#6: Texas A&M Aggies +1 (Final 2020 Power Rank: 7th)
Shaine Casas is unbelievable. In fact, we still might not know how good he truly is because we never got to see his NCAA explosion last winter. Senior breaststroker Tanner Olson appears to be swimming extremely well, and the Aggies brought in a massive group of freshmen who should only get better as the year goes on.
#5: Georgia Bulldogs +8 (Final 2020 Power Rank: 13th)
Georgia has the biggest jump of any top-10 team in our ranks. They’ve already broken three relay school records, thanks in large part to the return of Canadian Javier Acevedo, who sat out last year on an Olympic redshirt. He split 18.8 and 41.8 on record-setting free relays and looks like the dominant backstroker this team needs to go with its deep fly group. Freshman Luca Urlando already looks like he’ll live up to the massive hype.
#4: Florida Gators -1 (Final 2020 Power Rank: 3rd)
Florida still returns their incredible junior class, including American record-setters Kieran Smith and Bobby Finke. They should also get rangy freestyler Trey Freeman back from a late injury-redshirt last season. If blue-chip sprint recruit Adam Chaney can adapt quickly, this team could be extremely dangerous.
#3: Indiana Hoosiers +2 (Final 2020 Power Rank: 5th)
IU has a young group really starting to come into its own, even if we don’t have much in the way of results from this season to take into account. Distance man Michael Brinegar has indeed returned from a redshirt season, and their prize recruit, Israel’s Tomer Frankel, has already competed for a team, which is big in a year where most international students are still a major question mark amid the pandemic.
#2: Texas Longhorns -1 (Final 2020 Power Rank: 1st)
Texas returns 11 projected NCAA-scoring swimmers from last year. And their legendary depth means that even the four projected scorers who graduated are likely to be replaced by in-house candidates who already would have earned NCAA berths last year if they weren’t cut off by roster limits. The big issue for Texas last year was that they couldn’t bring all their NCAA qualifiers, but the qualifiers they did bring were often only seeded to score in one or two events. They’ll need to find a few more three-event powerhouses to contend with a very versatile Cal roster.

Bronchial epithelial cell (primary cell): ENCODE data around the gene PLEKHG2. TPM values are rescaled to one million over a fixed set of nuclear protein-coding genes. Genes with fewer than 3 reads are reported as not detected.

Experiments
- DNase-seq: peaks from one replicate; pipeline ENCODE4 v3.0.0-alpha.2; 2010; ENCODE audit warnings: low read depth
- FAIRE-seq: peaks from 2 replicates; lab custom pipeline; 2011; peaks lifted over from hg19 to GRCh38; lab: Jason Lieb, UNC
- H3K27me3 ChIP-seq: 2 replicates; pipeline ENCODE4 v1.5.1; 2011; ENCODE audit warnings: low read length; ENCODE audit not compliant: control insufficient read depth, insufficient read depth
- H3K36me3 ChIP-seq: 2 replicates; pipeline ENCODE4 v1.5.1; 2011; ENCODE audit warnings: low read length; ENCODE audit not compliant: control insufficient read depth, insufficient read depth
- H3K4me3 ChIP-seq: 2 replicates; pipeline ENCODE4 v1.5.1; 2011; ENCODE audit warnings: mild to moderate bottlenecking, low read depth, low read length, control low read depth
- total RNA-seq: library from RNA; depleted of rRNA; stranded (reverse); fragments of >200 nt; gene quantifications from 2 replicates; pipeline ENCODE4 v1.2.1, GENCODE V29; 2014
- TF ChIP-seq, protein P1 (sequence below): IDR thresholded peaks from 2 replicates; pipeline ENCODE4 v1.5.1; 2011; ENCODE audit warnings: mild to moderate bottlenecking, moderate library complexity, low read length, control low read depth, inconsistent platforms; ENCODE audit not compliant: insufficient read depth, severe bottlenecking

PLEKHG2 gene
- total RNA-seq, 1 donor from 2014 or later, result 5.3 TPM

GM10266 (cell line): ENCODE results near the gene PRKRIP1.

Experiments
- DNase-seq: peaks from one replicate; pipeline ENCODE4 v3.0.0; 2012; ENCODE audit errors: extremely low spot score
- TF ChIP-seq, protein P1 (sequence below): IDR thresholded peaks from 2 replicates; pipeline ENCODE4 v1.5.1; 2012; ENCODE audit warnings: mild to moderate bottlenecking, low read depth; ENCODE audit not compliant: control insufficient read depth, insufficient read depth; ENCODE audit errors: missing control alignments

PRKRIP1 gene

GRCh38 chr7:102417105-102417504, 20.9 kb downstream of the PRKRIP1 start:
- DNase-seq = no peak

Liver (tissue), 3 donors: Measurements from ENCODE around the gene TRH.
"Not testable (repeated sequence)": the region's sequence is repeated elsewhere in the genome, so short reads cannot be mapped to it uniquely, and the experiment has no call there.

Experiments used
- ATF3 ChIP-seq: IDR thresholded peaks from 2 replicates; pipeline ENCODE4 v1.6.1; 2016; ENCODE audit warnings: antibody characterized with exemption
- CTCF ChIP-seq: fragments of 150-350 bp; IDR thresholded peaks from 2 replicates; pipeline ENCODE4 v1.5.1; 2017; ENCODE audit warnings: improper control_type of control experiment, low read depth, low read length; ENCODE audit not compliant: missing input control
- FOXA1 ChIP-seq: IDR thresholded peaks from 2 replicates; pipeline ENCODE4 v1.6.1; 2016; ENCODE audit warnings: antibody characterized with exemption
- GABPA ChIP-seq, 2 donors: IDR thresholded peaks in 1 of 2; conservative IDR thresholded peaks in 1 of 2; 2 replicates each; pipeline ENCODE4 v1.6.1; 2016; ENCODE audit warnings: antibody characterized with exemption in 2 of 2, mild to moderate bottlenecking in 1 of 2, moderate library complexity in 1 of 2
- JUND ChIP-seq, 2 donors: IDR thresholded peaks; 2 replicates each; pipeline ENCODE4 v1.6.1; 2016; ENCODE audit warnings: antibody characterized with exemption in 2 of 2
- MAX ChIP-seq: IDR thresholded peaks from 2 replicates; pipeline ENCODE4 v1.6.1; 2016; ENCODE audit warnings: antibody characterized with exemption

Drew Kibler is a clear leader there, with the nation’s best 200 and 500 free times. They’ve got a loaded free group with Daniel Krueger manning the sprints, and Alvin Jiang is swimming great in the 100 fly and 100 back.
Distance man David Johnston has been sensational for Texas in the little we’ve seen him so far this year. They bring in the nation’s best freshman group, including Olympic hopeful IMer Carson Foster. But that class took a hit with star Canadian diver Laurent Gosselin-Paradis not joining the team this year.
#1: Cal Golden Bears +1 (Final 2020 Power Rank: 2nd)
The bright side for Cal: they return 8 individuals seeded to score on last year’s NCAA psych sheets, with just one projected senior scorer. And that doesn’t include two-year scorer Bryce Mefford, who was one of multiple key Golden Bears expected to move way up from seed.
Adding elite distance transfer Zach Yeadon probably keeps them ahead of Texas in the short-term. The big question mark is star IMer Hugo Gonzalez, who still appears on the roster, but has been competing in Spain so far this fall.
In the meantime, Reece Whitley is going off, with a 1:48.5 in the 200 breast already. And freshman Destin Lasco is looking like an immediate-impact swimmer, nailing lifetime-bests of 45.2 and 1:39.6 in the backstrokes this fall.